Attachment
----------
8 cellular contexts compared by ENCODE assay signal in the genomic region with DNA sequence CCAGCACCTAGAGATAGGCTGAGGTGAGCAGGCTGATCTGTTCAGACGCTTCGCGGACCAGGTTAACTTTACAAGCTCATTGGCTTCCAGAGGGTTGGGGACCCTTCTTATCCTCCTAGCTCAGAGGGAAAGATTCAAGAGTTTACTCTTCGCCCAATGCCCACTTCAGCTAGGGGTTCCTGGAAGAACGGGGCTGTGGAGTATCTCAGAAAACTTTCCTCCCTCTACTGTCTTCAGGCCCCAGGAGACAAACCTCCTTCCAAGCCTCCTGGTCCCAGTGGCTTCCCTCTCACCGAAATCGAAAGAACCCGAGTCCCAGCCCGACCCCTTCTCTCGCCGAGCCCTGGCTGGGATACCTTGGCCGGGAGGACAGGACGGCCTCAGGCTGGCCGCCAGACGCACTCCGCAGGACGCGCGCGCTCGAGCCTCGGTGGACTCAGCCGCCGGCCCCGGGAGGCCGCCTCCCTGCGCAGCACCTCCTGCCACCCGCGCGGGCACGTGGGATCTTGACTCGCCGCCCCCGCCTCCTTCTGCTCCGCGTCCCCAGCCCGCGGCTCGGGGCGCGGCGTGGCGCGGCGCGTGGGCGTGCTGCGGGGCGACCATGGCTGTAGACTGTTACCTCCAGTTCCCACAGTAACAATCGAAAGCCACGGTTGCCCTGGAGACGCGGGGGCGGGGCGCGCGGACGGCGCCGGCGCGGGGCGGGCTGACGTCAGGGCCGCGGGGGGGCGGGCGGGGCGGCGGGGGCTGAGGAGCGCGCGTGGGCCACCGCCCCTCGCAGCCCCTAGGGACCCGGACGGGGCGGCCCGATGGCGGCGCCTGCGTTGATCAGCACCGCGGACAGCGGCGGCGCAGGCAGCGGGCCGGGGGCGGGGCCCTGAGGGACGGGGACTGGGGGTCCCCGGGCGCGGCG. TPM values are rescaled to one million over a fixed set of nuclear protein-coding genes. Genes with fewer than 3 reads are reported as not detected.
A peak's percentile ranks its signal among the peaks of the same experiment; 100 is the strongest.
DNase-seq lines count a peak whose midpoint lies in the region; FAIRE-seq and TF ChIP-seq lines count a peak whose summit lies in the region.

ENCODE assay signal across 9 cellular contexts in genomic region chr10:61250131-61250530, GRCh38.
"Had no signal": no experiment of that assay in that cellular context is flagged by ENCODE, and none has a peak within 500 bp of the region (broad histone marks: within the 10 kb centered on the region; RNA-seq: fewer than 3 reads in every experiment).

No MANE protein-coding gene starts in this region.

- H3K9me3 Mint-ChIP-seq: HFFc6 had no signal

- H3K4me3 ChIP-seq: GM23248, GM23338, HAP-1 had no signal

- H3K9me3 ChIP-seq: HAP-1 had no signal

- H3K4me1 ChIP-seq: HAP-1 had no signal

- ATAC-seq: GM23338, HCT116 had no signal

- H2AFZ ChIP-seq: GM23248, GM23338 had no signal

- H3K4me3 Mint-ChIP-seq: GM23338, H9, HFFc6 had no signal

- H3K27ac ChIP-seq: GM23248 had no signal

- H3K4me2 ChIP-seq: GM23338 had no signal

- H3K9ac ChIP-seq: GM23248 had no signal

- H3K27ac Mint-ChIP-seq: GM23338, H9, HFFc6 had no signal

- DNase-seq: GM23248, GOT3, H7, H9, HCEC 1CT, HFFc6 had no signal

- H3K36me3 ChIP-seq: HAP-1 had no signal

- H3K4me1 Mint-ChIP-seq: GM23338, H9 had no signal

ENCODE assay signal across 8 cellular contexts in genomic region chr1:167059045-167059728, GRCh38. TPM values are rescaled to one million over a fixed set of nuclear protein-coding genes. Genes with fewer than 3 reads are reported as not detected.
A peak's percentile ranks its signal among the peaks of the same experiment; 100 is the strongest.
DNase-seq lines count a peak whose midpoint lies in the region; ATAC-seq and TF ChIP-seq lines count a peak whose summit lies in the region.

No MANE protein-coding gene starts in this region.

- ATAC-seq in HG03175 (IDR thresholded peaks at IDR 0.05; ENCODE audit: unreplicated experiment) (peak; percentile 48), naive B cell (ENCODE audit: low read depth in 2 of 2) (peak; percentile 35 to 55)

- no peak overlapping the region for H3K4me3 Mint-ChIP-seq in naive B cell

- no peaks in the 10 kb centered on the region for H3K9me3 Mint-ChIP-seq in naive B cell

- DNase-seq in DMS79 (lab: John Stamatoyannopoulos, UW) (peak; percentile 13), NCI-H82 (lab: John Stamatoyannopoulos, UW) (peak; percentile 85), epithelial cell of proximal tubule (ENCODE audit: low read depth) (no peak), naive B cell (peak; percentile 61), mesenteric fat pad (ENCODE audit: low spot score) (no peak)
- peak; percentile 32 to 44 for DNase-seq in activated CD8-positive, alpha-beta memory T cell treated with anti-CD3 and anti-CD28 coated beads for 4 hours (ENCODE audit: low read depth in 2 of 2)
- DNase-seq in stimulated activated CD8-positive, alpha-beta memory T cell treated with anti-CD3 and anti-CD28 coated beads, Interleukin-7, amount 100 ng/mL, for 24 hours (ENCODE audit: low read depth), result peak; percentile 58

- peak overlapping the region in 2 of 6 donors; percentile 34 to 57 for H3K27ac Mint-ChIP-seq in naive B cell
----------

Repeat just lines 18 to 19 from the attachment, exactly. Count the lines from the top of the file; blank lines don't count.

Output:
- DNase-seq: GM23248, GOT3, H7, H9, HCEC 1CT, HFFc6 had no signal

- H3K36me3 ChIP-seq: HAP-1 had no signal